Masters Thesis

The Effects of Knowledge on the Perceptions and Reporting of Physical Activity in Older Adults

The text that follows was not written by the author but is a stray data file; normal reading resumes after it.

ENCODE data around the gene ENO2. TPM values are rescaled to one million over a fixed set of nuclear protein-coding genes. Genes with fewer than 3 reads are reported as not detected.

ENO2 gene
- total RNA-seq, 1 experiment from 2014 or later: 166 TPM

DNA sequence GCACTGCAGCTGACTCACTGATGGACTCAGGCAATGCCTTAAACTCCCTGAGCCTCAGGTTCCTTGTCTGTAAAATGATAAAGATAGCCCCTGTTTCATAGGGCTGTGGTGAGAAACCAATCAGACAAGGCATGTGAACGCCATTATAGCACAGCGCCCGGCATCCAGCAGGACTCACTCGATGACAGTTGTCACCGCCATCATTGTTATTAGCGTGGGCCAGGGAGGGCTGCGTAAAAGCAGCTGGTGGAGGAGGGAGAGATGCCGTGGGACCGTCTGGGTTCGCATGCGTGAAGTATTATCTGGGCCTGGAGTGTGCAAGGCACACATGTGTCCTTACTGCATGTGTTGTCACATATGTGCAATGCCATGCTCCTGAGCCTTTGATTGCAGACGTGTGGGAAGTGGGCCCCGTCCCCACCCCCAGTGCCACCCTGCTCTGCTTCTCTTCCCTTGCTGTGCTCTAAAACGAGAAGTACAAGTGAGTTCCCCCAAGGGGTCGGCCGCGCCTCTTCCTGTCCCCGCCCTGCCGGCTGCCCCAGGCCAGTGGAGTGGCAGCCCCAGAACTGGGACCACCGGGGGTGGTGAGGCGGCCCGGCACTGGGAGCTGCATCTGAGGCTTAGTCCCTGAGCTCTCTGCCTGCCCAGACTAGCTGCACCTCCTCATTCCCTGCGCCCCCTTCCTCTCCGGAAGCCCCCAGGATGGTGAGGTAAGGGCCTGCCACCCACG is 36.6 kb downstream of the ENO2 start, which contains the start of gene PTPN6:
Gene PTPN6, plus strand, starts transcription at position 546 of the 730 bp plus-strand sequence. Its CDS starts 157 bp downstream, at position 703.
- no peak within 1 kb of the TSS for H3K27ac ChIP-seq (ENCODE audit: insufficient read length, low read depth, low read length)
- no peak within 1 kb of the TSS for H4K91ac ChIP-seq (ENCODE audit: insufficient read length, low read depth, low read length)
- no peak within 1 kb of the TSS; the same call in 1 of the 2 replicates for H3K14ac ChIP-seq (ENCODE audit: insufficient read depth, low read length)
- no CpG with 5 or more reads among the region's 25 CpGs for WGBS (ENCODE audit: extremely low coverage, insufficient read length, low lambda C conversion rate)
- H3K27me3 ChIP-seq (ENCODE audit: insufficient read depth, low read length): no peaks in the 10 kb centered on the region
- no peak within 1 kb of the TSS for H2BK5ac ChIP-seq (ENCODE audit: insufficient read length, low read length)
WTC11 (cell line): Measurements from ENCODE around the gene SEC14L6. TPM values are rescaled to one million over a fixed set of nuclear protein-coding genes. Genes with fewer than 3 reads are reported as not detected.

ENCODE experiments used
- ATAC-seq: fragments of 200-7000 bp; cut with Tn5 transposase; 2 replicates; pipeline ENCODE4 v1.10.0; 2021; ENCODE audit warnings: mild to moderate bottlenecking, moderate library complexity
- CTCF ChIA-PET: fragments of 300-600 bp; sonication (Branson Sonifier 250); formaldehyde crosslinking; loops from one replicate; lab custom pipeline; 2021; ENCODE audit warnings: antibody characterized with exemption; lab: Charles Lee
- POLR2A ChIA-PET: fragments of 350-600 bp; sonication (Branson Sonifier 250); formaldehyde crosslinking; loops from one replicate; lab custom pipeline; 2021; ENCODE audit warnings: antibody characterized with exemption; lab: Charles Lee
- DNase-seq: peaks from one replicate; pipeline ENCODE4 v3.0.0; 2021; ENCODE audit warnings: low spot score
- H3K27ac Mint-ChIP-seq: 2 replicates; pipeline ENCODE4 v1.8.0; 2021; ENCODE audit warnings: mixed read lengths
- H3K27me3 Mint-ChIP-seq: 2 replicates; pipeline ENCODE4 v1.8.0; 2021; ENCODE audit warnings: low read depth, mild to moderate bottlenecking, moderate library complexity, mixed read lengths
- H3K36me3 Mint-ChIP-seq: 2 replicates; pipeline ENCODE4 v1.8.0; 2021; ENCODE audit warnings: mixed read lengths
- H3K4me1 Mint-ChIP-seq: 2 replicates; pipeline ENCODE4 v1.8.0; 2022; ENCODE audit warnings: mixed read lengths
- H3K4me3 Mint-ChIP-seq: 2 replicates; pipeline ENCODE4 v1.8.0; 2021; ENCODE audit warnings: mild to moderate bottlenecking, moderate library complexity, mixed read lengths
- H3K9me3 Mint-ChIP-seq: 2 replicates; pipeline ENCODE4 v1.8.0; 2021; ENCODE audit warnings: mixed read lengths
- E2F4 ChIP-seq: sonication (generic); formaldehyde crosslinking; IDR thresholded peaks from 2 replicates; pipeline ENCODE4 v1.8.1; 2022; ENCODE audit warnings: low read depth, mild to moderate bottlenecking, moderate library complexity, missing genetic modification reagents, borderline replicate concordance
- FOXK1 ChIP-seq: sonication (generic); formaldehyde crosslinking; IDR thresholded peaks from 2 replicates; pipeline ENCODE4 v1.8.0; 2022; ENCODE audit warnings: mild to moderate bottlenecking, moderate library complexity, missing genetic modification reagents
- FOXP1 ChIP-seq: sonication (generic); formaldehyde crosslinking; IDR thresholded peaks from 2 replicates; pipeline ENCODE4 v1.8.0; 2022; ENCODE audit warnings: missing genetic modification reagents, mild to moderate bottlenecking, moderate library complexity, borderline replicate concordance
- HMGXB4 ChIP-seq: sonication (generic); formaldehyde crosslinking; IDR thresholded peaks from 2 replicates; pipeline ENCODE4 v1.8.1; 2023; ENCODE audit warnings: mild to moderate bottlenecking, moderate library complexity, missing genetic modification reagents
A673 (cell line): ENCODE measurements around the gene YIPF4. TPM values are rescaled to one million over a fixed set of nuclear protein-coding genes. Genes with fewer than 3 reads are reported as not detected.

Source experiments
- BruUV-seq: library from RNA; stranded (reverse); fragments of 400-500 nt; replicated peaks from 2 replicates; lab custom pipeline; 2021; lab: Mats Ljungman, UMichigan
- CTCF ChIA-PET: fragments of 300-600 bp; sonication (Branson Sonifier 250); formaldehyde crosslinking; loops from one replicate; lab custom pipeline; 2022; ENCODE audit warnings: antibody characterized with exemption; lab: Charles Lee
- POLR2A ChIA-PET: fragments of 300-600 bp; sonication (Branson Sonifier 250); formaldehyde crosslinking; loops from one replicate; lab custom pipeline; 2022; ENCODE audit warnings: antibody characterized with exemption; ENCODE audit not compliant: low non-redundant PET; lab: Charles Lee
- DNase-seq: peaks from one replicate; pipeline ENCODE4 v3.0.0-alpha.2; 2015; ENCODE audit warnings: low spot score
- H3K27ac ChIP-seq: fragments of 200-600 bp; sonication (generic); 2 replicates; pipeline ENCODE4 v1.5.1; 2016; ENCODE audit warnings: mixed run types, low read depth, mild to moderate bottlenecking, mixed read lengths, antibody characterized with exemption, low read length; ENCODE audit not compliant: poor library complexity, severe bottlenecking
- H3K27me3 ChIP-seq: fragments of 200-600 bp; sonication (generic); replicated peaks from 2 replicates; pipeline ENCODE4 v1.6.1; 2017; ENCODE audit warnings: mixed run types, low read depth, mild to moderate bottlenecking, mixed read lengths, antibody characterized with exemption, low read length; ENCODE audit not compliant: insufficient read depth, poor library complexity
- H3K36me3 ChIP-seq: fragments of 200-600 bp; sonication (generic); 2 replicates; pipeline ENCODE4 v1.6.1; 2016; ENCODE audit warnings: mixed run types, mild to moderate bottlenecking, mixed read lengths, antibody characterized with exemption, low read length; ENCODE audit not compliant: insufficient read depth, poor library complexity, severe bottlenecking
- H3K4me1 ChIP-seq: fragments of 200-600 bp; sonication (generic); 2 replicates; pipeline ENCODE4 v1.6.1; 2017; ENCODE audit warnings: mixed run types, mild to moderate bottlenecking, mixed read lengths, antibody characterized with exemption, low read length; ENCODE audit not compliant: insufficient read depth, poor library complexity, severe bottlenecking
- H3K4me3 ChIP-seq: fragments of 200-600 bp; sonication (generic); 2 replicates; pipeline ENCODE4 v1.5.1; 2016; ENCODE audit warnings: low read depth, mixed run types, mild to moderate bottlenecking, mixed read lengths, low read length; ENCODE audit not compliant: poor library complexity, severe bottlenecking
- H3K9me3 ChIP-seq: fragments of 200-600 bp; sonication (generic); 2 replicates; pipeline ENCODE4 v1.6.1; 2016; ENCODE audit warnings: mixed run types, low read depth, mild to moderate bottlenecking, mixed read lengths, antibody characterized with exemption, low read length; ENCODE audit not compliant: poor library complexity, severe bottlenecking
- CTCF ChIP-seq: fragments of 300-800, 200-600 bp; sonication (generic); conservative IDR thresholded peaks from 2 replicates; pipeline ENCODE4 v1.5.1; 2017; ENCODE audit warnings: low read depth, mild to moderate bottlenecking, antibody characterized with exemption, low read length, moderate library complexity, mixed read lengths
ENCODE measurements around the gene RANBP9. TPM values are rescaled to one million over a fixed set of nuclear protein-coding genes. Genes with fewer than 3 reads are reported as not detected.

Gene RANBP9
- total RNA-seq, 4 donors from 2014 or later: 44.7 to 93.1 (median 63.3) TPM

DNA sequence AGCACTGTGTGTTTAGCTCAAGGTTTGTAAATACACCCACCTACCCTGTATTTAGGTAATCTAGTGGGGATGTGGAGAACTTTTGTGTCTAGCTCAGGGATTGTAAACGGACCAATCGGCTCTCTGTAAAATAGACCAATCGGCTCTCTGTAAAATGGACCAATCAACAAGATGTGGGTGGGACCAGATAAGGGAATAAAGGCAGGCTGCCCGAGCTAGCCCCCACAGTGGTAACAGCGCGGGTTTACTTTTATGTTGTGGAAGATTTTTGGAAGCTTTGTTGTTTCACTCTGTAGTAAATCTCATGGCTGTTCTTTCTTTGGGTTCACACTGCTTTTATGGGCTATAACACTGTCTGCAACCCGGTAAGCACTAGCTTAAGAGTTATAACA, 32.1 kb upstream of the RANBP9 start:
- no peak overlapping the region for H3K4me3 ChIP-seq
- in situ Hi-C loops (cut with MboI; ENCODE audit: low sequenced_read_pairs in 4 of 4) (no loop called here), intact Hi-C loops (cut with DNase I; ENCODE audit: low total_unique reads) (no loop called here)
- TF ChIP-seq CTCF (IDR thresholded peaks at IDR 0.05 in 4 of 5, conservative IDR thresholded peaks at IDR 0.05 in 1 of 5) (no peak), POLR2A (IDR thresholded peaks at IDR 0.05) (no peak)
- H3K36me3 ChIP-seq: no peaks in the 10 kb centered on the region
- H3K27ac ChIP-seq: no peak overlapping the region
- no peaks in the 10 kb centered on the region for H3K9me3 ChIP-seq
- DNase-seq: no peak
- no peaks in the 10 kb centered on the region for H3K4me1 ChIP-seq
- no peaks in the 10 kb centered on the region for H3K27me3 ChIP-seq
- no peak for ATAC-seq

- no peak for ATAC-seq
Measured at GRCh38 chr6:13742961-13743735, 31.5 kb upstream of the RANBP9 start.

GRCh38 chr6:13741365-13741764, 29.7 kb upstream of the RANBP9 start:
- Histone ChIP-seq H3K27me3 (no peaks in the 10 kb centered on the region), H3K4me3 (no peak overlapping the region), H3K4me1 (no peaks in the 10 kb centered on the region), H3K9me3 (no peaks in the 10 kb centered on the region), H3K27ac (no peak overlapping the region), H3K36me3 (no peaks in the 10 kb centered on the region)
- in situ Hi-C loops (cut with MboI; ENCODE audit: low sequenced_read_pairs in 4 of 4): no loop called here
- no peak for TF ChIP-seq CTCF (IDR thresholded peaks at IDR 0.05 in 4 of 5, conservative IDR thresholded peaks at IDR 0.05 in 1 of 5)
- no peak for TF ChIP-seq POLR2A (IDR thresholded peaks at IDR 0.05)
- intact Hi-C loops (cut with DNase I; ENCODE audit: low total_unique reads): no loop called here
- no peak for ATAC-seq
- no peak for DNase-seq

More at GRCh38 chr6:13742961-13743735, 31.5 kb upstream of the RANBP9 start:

Sufficient knowledge of physical activity (PA) is known to improve participation in and perception of one’s own PA levels. The aim of this study was to provide older adults with information about the U.S. Physical Activity Guidelines and evaluate the impact on participants’ knowledge of the guidelines and their accuracy in self-reporting their PA. 40 community-dwelling adults aged 65 years and older were randomly assigned into three groups. EXGR1 received education about the PA guidelines and EXGR2 received a modified PAS E as self-reported measure where PA examples were omitted from the text. Objective and self-report PA were measured by triaxial accelerometry and the Physical Activity Scale for the Elderly (PASE), respectively. in EXGR1, pre- and post-education correlations between total MVPA and total PAS E score found that the provision of information about the PA guidelines did not result in an improved accuracy of self-reported overall PA ( p = .473). No significant differences were found between PASE scores when PA examples were included or excluded in either EXGR2 pre-education (26.67 ± 28.27) and post-education (22.12 ± 2.43) or CON pre-education (11.18 ± 14) and post-education (10.11 ± 11.82) (p > .05). Since the education provided by the government regarding the PA guidelines had minimal effects in the current study, future researchers and professionals should work to increase PA participation and education about the PA guidelines.

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